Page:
A lawsuit filed yesterday by the California Chamber of Commerce challenges the legality of Proposition 65 warnings on foods that contain acrylamide. The Complaint, which named the Attorney General of the State of California as the Defendant and was filed in the United States District Court (Eastern District of California), is seeking declaratory relief asking the court to rule that Proposition 65 warning requirements for cancer as applied to acrylamide in food products violate the First Amendment, and injunctive relief prohibiting the Defendant and private bounty hunters from enforcing Proposition 65 warning requirement for cancer with respect to acrylamide in food products.

Acrylamide is not intentionally added to food products. Rather, the chemical is formed naturally in many types of food during cooking or processing through the Maillard reaction. According to the Complaint, common sources of acrylamide in the human diet include, among others, breakfast cereals, crackers, bread crusts, coffee, grilled or roasted asparagus, French fries, potato chips and other fried and baked snack foods, canned sweet potatoes, canned black olives, prune juice, roasted nuts, and toast. Acrylamide was listed under Proposition 65 in 1990 pursuant to the Authoritative Bodies listing mechanism, based on EPA’s determination that acrylamide was a “probable” human carcinogen and IARC’s classification of acrylamide as Group 2B (“possibly carcinogenic to humans”).

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Photo of Martin Hahn Martin Hahn

Partner, Washington, DC

Martin Hahn uses his background in food technology and his comprehensive understanding of the laws governing the food industry to navigate clients through the myriad regulatory and business issues impacting the industry from farm to table. He recognizes the demands placed on his clients and finds innovative and creative solutions, particularly when responding to observations raised by regulators  during inspections. Whether the issue involves obtaining the authorization of a new food or dietary ingredient, complying with manufacturing requirements, labeling or advertising, product recalls, or enforcement, Martin serves as an effective advisor and advocate.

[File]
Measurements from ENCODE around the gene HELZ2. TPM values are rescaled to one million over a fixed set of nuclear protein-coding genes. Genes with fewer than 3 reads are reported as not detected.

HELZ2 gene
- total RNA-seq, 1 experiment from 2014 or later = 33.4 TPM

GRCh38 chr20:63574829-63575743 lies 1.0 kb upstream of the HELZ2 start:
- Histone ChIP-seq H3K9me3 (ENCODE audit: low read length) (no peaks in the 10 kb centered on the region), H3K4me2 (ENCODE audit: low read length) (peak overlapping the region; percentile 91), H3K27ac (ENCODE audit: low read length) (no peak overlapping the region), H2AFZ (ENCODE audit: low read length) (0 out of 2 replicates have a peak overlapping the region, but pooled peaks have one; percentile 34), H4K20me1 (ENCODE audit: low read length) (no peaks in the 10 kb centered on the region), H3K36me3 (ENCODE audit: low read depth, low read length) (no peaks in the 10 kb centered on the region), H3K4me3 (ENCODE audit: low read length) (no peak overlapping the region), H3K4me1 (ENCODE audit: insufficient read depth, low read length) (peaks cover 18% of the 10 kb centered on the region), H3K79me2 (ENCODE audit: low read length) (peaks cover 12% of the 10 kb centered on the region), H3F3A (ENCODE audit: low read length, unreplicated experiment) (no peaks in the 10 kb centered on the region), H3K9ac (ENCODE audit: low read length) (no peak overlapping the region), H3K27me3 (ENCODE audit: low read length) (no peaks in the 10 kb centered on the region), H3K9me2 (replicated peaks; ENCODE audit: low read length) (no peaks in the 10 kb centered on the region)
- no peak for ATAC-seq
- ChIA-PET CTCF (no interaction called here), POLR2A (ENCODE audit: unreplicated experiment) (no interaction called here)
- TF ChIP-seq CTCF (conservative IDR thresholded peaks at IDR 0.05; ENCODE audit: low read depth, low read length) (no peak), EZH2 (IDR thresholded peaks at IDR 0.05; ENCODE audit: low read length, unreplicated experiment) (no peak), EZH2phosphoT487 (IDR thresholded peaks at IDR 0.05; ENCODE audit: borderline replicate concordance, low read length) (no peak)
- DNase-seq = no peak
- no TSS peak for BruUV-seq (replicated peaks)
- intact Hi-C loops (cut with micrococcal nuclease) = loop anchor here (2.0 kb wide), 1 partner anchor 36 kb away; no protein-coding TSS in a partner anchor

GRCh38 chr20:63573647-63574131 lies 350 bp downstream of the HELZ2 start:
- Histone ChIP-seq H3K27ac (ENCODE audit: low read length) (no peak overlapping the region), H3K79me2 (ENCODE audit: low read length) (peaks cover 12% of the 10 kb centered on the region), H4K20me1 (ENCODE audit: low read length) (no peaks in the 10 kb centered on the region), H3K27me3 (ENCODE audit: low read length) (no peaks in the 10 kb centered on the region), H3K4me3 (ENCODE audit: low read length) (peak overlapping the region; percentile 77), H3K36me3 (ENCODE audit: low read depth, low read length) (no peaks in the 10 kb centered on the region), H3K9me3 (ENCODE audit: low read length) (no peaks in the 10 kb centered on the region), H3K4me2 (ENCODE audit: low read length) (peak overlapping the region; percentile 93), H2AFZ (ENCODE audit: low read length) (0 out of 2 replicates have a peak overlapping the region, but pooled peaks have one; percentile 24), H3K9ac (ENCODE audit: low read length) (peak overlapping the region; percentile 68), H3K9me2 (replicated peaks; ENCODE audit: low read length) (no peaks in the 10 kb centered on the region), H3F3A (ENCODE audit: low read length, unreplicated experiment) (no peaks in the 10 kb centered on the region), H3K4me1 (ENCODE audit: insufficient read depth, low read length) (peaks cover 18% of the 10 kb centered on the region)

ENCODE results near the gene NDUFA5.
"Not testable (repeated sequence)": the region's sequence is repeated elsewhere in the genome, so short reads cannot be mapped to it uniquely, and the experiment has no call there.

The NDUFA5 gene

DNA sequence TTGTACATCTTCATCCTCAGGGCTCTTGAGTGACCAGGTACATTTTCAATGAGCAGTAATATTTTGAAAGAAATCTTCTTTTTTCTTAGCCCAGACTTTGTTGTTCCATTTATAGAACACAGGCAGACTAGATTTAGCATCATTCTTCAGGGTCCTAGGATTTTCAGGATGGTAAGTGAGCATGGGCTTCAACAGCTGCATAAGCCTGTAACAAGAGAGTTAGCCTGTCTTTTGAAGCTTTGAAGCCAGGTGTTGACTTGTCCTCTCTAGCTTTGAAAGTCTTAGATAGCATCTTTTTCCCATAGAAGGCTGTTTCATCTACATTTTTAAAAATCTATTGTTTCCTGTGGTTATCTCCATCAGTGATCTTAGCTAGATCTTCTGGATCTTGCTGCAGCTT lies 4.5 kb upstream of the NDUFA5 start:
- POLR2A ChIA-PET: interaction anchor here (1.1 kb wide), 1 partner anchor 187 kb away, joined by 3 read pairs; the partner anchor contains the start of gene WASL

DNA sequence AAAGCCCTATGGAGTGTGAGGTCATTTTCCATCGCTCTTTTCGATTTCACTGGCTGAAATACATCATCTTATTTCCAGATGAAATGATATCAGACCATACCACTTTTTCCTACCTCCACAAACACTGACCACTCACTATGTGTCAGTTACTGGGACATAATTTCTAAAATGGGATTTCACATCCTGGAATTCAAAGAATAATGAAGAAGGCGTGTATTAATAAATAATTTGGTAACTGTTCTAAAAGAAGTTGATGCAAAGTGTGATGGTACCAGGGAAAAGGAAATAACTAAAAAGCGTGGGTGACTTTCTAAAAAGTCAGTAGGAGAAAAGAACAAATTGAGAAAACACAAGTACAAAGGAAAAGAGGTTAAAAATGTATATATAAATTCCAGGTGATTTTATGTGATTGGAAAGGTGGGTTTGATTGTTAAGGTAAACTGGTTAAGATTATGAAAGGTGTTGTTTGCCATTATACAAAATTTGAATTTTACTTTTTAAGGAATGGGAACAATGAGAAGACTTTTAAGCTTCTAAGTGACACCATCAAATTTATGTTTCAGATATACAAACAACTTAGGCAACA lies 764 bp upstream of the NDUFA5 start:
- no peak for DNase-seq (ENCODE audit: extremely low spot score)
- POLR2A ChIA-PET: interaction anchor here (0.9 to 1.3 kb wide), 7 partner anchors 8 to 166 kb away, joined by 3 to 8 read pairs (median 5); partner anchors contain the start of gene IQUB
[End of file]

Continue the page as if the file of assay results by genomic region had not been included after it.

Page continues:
Martin’s career has touched on almost every issue impacting the food industry. He has a comprehensive understanding of the laws affecting the labeling and advertising of foods, dietary supplements, infant formulas, medical foods, and foods for special dietary use. He helps clients anticipate new trends and develop the data that is needed to distinguish their products from others on the market. With his understanding of science and technology in the food industry, Martin provides assistance in obtaining regulatory authorizations to market new food ingredients, food packaging materials, and dietary ingredients. He also assists clients in responding to proposed regulations and draft guidance, as well as, tracks and keeps his clients apprised of the latest trends in class action law suits and helps clients anticipate new regulatory initiatives.

Martin grew up on a farm and worked in food processing plants before going to law school. His hands-on experience in the field and degree in food technology allow him to better understand the challenges his clients face in complying with the laws impacting food manufacturing. He understands Hazard Analysis Critical Control Point (HACCP) and the regulations under the Food Safety Modernization Act (FSMA).

Photo of Xin Tao Xin Tao

Senior Associate, Washington, DC

With a strong understanding of life sciences, Xin Tao works closely with clients in the food and drug industries to navigate the evolving regulatory environments and develop innovative strategies to commercialize products made with emerging technologies both in the U.S. and China.

Xin’s previous work experience as a research biochemist informs his science-based food and drug law practices. His unique ability in understanding and interpreting the complex scientific issues as they relate to the governing legal and regulatory requirements helps clients with all phases of product development, manufacturing, and marketing. His practice focuses on novel food and drug applications that require U.S. Food and Drug Administration (FDA) review and FDA current good manufacturing practice (cGMP) compliance for foods, dietary supplements, and pharmaceuticals.  Born and raised in China, Xin is well-equipped to assist global companies to adapt to China’s National Medical Products Administration’s (NMPA, formerly known as China Food and Drug Administration or CFDA) ever-changing regulatory regime.  Xin is increasingly expanding his knowledge of California’s Proposition 65 (Prop 65) as it pertains to his clients.

Xin is actively involved in a number of organizations that serve Chinese legal and life sciences professionals in the Washington, D.C. region, including the Sino-American Pharmaceutical Professionals Association and the Washington, D.C. Chinese Legal Association. Xin is a frequent speaker and contributor to industry publications in both the United States and China.

During law school, Xin worked as a regulatory scientist at an international law firm and served as an executive editor of the Georgetown Environmental Law Review.